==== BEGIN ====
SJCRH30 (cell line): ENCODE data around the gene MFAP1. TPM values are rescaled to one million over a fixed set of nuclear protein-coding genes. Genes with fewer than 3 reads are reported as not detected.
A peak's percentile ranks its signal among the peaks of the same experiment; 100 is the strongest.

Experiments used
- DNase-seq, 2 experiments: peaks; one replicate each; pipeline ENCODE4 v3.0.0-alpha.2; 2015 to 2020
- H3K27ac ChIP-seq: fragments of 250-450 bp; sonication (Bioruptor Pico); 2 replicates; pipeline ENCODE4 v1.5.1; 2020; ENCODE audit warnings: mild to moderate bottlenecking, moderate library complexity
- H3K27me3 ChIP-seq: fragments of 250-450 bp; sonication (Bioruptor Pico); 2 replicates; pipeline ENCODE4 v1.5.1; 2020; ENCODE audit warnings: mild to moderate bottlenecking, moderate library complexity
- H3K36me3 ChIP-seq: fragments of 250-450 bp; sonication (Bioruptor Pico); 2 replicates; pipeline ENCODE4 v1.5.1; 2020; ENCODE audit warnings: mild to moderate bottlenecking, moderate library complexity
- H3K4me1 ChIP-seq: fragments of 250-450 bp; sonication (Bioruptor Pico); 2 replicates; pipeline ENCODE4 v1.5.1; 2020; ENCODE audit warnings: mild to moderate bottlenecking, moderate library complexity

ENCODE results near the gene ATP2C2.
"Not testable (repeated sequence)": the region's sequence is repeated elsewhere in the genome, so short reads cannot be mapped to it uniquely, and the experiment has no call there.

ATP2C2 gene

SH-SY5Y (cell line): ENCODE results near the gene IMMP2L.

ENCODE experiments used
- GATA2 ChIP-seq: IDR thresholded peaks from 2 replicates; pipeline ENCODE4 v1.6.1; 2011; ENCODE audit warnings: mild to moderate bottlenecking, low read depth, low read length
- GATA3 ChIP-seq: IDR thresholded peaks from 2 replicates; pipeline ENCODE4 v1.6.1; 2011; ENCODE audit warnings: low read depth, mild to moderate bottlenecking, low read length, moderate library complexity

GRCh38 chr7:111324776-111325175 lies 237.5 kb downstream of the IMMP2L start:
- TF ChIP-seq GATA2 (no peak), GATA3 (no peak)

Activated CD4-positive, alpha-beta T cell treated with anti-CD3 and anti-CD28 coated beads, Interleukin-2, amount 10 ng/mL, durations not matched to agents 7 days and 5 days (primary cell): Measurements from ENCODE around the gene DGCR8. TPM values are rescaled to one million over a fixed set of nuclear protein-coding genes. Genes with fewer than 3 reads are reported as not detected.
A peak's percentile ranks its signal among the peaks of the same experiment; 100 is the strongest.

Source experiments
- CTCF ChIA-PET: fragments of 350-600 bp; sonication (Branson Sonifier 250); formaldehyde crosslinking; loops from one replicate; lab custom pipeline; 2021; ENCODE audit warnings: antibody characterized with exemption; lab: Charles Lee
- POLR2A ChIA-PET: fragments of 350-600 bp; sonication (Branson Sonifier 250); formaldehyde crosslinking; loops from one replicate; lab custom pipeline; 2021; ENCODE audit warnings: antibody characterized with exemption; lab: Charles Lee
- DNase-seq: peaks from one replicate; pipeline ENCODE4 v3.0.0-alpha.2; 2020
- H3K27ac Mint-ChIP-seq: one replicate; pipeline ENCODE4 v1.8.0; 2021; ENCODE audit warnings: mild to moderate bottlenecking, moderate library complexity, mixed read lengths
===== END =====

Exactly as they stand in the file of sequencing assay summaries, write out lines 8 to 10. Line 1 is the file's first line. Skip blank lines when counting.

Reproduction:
- H3K4me1 ChIP-seq: fragments of 250-450 bp; sonication (Bioruptor Pico); 2 replicates; pipeline ENCODE4 v1.5.1; 2020; ENCODE audit warnings: mild to moderate bottlenecking, moderate library complexity

ENCODE results near the gene ATP2C2.
"Not testable (repeated sequence)": the region's sequence is repeated elsewhere in the genome, so short reads cannot be mapped to it uniquely, and the experiment has no call there.